You can always go to another race, if you withdraw before a finish, but there will be no more running after a cardiac arrest!

Now a few words about how to take potassium chloride safely. Both potassium and sodium chloride have very high solubility and thus they can produce a high osmotic pressure, which would draw fluids away from the cells to the point that the cells would die; that’s what happens when cells are in contact with hypertonic fluids.

Because of that, you should never swallow a pill of either sodium or potassium chloride, as that can result in a stomach ulceration.

As a matter of fact, the manufacturer’s drug abstract warns of the possibility of “severe ulceration”.

The only safe way to consume potassium chloride pill is to soak it in water, remove the coating and put it in a dry container. After an hour or two it would become soft, you can then chew it while having a mouth full of food or water. This way the contact of the mouth tissues with potassium chloride would be minimized.

In hospitals, potassium chloride is always administered as a solution; during my years of hospital practice as a student nurse, I have never seen it administered in pills, as that would pose a danger of ulceration to the patients who are unable to follow a safe procedure of taking this drug.

Potassium chloride pills are normally made with a so-called “delayed release coating”, but that is as good as useless, since, eventually, the mass of potassium chloride pill would still come in contact with the tissues of the stomach after the coating is dissolved and produce ulceration.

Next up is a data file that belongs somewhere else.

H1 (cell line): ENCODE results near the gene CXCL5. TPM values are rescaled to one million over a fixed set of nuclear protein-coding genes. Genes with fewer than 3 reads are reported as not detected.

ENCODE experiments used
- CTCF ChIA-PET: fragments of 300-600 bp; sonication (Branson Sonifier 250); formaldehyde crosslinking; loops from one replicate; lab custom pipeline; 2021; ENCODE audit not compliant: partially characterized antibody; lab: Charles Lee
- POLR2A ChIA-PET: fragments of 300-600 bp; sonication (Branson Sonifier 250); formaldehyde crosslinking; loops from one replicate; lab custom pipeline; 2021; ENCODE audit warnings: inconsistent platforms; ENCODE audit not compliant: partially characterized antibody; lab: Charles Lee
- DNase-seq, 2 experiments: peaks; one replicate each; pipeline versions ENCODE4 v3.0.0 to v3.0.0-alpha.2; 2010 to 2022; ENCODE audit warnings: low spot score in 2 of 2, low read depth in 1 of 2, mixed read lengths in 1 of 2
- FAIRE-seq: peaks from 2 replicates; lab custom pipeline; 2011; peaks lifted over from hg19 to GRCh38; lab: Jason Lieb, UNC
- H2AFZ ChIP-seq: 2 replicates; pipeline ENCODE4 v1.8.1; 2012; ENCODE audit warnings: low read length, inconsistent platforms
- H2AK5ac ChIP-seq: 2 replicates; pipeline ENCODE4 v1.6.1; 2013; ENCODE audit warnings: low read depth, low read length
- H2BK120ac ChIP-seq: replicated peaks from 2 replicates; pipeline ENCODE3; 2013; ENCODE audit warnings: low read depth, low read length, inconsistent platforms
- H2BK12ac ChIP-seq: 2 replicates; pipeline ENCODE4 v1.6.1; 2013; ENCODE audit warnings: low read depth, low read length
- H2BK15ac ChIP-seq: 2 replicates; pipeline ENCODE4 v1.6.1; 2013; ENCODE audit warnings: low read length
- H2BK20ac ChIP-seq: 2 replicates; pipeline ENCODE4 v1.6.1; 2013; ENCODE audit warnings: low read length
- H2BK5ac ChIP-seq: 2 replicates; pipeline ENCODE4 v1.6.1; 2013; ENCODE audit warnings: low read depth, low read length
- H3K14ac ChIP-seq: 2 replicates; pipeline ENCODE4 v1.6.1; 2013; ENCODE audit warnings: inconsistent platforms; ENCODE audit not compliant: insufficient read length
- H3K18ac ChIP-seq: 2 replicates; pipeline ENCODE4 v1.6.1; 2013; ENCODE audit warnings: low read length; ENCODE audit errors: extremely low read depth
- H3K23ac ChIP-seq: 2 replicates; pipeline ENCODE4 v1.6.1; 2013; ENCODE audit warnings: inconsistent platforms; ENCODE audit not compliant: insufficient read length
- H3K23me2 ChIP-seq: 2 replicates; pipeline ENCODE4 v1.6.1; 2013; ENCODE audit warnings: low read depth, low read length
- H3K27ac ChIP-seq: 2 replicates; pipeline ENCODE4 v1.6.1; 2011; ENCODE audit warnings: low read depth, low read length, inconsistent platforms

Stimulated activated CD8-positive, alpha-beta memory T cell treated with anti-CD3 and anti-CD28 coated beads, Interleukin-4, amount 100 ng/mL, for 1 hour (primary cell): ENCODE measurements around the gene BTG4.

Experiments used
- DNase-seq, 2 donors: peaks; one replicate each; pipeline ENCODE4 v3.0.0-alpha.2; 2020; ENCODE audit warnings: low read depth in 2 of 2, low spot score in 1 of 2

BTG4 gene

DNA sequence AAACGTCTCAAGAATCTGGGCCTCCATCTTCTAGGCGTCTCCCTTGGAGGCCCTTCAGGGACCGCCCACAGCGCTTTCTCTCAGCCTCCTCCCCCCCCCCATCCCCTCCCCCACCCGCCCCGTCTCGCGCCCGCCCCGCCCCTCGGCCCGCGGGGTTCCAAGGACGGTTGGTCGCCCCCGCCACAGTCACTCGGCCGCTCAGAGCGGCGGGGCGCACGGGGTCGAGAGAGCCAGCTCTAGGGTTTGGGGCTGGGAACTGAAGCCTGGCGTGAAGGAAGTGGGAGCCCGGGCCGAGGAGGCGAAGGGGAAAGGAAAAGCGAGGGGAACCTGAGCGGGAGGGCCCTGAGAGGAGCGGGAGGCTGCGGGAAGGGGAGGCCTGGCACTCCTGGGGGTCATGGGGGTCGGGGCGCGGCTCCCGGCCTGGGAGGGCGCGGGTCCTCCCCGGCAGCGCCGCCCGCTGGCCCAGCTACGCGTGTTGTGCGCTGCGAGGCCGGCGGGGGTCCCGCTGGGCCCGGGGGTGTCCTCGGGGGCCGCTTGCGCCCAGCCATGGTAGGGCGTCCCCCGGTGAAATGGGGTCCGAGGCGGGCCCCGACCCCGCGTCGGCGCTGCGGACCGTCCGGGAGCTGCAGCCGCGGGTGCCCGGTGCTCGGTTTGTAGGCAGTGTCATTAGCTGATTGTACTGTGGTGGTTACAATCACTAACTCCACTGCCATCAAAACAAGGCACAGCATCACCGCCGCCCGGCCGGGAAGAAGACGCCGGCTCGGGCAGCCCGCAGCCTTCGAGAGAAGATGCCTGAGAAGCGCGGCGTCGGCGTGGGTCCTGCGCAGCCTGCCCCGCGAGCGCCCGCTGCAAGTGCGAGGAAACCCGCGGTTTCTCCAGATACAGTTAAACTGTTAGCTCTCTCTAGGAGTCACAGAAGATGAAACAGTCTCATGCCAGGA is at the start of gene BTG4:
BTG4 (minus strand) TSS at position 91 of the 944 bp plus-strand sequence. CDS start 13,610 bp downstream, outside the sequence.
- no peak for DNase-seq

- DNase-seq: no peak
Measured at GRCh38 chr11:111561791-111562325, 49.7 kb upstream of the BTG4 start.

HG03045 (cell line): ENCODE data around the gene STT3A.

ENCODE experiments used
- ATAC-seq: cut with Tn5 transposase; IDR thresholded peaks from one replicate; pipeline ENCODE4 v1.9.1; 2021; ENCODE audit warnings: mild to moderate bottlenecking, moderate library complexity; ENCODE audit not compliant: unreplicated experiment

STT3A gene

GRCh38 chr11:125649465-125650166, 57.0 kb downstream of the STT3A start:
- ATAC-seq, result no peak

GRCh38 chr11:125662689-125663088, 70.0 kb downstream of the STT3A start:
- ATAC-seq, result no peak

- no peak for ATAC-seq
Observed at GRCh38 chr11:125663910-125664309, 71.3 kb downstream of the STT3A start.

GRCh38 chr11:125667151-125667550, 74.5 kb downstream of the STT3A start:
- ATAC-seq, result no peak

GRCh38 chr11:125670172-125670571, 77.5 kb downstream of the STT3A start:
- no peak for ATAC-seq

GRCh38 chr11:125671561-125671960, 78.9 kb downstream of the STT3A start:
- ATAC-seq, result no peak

It is possible to overdose on potassium chloride, that is why you should be very careful with this drug and to always spread out its intake over a period of time.

I never take more than about 200 mg at a time (a third of a 600 mg pill). If I feel good, then in another hour or so I can take another bite from that pill. (the pill should first be soaked in water)

Obviously, if I feel I need a loading dose, then I may take an entire pill. For example, if I have done a shift in a very hot weather and I did not have any potassium pills with me, as soon as I come home I would take an entire pill.

(“Loading dose” is a medical term for the first intake of a drug, the subsequent intakes are called “maintenance doses”. The loading dose allows to achieve the required concentration of a drug faster)

In case of a slight overdose, you would feel weakness in the heart, it would make you feel as if your heart is “bloated” and cannot contract well.

You should immediately take action by doing strenuous exercises, maybe go for a quick run.

And overall, potassium is like any other medicinal substance, good in moderation, dangerous in excessive amounts.